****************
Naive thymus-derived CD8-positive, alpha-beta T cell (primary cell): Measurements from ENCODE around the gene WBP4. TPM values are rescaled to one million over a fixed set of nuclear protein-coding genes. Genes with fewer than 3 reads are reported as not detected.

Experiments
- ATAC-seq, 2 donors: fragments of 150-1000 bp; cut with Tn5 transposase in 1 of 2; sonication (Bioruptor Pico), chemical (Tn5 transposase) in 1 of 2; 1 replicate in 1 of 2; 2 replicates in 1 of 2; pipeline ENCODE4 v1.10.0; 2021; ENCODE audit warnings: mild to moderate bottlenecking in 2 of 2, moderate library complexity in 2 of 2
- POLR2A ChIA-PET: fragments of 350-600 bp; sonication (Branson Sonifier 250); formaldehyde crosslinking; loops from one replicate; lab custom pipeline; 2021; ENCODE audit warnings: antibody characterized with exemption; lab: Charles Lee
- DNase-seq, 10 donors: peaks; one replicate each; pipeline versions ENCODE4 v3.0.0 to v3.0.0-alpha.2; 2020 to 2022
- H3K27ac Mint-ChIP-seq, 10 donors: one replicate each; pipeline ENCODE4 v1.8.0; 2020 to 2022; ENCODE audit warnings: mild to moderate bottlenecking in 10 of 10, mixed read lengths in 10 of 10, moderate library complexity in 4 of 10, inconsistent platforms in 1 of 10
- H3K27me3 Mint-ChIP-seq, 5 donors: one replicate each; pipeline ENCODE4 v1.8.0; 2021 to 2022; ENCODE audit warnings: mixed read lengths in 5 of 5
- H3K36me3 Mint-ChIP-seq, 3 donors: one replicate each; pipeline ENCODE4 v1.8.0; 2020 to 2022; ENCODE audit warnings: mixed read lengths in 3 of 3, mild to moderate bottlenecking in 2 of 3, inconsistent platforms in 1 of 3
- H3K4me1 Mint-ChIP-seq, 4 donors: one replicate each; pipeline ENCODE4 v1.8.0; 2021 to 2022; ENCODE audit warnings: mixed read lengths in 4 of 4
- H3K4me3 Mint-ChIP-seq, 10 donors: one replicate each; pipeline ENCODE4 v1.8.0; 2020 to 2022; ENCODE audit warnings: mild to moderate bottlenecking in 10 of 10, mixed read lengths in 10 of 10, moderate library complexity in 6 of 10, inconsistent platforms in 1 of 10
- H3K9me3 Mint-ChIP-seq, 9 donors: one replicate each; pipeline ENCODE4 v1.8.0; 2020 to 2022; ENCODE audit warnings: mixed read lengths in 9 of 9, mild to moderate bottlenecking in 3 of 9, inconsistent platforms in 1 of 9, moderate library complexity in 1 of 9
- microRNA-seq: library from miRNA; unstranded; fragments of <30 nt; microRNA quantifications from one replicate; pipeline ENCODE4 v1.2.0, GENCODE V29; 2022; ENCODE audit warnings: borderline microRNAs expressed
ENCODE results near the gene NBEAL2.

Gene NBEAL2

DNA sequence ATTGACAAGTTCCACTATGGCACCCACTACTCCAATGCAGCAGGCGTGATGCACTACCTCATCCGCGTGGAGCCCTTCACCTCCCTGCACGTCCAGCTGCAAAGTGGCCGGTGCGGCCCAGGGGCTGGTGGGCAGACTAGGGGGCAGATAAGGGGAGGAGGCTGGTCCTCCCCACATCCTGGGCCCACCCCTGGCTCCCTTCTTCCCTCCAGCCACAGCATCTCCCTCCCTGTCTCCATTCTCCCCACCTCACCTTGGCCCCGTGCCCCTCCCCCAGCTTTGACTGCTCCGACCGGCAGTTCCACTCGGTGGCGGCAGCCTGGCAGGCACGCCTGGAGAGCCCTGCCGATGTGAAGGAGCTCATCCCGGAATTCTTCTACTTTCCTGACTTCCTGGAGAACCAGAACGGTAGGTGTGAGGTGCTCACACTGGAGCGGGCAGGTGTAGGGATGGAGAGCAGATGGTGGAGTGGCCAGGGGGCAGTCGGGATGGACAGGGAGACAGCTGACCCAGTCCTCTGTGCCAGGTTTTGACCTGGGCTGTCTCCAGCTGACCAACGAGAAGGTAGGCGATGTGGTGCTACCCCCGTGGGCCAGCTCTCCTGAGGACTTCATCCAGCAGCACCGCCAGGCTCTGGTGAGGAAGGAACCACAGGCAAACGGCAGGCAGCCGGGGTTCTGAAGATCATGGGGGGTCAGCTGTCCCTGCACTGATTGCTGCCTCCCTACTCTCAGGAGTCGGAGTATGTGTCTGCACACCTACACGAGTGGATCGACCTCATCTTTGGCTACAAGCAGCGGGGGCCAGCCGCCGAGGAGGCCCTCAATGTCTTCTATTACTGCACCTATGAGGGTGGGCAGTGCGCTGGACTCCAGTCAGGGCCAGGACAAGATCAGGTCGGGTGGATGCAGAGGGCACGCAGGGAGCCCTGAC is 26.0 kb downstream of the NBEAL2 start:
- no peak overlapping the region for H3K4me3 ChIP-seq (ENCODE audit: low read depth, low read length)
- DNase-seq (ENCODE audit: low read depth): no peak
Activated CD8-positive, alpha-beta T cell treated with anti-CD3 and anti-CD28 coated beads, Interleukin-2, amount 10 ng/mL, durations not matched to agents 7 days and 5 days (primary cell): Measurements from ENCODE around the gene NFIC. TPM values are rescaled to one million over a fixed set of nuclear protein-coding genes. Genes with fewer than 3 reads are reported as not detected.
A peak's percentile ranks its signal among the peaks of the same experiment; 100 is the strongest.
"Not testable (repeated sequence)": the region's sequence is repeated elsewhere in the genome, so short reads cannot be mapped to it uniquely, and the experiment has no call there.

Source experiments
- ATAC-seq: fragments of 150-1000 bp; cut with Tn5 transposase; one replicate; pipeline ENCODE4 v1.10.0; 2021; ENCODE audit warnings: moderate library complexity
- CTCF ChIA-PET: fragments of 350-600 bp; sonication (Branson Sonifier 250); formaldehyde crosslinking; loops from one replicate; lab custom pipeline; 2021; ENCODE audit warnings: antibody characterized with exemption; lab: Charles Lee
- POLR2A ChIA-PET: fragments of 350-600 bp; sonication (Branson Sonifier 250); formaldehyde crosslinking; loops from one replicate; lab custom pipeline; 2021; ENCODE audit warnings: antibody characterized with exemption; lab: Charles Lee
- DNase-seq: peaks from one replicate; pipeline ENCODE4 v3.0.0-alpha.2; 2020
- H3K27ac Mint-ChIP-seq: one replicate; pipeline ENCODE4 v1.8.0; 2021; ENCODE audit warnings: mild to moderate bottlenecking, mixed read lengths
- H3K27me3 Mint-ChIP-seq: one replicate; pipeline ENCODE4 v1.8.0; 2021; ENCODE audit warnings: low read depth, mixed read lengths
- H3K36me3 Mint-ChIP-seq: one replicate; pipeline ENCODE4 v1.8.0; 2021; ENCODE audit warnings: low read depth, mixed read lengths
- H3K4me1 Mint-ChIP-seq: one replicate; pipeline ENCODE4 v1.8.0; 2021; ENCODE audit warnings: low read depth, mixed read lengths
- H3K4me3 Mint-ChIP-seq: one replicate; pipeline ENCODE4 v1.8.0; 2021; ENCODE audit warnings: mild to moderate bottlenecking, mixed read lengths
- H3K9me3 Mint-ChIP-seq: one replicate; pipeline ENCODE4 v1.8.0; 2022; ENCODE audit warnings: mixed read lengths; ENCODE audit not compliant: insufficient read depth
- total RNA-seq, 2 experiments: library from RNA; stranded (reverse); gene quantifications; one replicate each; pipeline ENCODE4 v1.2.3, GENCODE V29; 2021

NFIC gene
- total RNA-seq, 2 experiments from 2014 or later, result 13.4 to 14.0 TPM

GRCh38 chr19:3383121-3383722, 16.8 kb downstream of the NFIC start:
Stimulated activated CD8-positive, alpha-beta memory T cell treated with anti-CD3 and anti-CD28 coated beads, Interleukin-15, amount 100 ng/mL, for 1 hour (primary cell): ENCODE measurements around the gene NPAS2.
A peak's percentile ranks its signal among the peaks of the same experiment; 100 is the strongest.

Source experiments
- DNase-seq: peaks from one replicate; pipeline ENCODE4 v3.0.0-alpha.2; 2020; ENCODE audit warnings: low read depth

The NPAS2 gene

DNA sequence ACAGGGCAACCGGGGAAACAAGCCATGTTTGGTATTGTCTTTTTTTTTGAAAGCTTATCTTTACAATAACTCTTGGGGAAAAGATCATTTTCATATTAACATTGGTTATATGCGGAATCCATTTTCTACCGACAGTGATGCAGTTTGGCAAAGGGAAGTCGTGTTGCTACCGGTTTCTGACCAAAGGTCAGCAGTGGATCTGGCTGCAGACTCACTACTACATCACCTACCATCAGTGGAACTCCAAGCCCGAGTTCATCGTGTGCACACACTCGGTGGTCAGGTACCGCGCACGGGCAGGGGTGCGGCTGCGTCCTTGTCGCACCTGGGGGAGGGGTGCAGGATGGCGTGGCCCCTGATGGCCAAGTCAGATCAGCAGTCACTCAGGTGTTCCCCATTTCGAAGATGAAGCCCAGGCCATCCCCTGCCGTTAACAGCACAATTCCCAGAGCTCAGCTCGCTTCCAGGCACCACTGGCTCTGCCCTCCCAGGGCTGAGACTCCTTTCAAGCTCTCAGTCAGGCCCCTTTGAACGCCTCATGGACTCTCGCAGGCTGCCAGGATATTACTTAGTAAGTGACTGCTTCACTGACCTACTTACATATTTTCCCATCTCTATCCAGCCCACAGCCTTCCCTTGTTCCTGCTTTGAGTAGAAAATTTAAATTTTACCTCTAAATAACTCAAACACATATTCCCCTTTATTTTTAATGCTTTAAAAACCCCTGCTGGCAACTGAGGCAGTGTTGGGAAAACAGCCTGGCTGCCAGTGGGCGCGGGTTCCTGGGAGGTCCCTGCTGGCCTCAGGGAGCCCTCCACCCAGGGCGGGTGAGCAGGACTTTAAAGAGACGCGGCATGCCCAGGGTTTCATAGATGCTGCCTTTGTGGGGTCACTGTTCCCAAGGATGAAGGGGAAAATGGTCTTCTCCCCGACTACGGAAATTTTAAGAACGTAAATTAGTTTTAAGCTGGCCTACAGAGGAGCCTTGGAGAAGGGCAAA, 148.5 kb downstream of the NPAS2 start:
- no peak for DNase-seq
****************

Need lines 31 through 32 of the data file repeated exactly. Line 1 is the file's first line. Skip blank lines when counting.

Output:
- H3K9me3 Mint-ChIP-seq: one replicate; pipeline ENCODE4 v1.8.0; 2022; ENCODE audit warnings: mixed read lengths; ENCODE audit not compliant: insufficient read depth
- total RNA-seq, 2 experiments: library from RNA; stranded (reverse); gene quantifications; one replicate each; pipeline ENCODE4 v1.2.3, GENCODE V29; 2021